Western Australian Senate Election

There is no doubt that the Western Australian Senate election was a public relations disaster for the Australian Electoral Commission. Hopefully lessons have been learned.

In the appeal to the Court of Disputed Returns, many commentators are calling for a fresh election to resolve the situation.

Electoral Reform Australia disagrees with this course of action.

At the election held in September, the voters of Western Australia elected six Senators. There is no dispute about the three Liberals and the lead Labor candidate who were declared elected. Why should these candidates have to recontest seats that they clearly and undisputedly won? Why should they have to spend more time and money? Would it be fair if, in a new election, one of these candidates failed to be re-elected?

It cannot be guaranteed that two out of the four candidates who are competing for the last two Senate seats will win in a new election. Would it be fair if a complete outsider won one or both of the disputed seats? Remember, it will not be the voters who will decide this election but the party “general secretaries” who will submit the registered group voting tickets that will decide the result. It is also highly likely that over 100 candidates will contest this election as everyone knows that all that is required to win is a “cute” name and a favourable draw on the ballot paper.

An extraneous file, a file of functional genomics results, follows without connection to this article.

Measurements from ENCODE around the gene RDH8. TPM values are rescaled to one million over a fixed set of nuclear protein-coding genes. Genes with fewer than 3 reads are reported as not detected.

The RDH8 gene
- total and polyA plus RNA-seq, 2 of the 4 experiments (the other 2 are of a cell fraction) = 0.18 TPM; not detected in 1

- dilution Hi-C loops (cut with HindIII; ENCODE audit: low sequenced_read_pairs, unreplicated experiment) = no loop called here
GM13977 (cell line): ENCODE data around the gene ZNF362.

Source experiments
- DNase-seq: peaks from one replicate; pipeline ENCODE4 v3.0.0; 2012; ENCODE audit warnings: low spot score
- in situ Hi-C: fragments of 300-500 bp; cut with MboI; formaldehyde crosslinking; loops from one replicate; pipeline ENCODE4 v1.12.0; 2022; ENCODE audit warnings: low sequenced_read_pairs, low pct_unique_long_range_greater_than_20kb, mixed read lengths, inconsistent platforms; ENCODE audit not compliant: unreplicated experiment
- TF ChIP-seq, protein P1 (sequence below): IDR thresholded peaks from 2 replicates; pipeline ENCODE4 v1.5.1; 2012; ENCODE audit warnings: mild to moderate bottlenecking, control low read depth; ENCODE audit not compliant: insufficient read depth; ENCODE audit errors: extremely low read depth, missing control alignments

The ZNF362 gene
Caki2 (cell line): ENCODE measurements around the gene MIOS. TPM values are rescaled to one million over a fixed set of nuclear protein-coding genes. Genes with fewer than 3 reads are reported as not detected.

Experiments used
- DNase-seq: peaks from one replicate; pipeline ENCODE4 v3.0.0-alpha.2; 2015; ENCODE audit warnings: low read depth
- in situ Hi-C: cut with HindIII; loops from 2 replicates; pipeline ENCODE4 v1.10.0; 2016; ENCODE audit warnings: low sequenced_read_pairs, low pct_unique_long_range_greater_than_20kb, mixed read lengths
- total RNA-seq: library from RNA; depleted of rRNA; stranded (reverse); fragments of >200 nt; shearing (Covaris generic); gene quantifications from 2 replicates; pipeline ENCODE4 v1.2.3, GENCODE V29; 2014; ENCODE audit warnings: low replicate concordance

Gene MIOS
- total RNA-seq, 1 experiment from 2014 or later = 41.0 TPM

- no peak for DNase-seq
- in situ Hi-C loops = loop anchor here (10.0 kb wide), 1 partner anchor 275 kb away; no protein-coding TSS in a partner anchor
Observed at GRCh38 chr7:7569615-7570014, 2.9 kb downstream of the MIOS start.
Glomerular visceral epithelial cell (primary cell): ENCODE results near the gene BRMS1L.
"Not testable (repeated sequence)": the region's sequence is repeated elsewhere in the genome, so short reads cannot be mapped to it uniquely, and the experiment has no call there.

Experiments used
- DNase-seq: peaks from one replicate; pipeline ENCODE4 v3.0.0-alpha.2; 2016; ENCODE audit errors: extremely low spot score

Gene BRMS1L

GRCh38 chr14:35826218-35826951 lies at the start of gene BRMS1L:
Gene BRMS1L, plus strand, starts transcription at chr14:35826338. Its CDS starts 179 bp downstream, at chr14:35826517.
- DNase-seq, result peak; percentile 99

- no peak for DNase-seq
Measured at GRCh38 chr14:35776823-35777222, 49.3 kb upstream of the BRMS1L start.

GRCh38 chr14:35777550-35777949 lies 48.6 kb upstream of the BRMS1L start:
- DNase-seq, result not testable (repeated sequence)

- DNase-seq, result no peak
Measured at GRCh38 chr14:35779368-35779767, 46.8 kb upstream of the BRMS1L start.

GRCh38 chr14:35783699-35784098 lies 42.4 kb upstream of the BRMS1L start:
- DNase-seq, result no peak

A new election will not be fought on the same grounds as in September 2013. It is not hard to see that a new election will be seen as a referendum on the performance of the Abbott government.

A significantly different electorate will vote: some voters will have died and many will have since turned eighteen.

Regardless of the legality, it would not be fair to have an election for just the two disputed positions. Were this to happen, the quota for election would be 33.34% instead of the 14.29% that applies when six candidates are elected. This would effectively eliminate all minor party prospects.

What needs to happen, unpalatable and unsatisfactory as it seems, is for the Court of Disputed Returns to examine both counts, make a decision and, on the balance of probabilities, declare elected the candidates that they believe won the election.

The High Court of Australia is composed of honourable and respected jurists: Electoral Reform Australia believes that we need to trust their judgment in this matter. Any other course of action leads to worse outcomes with lasting implications.

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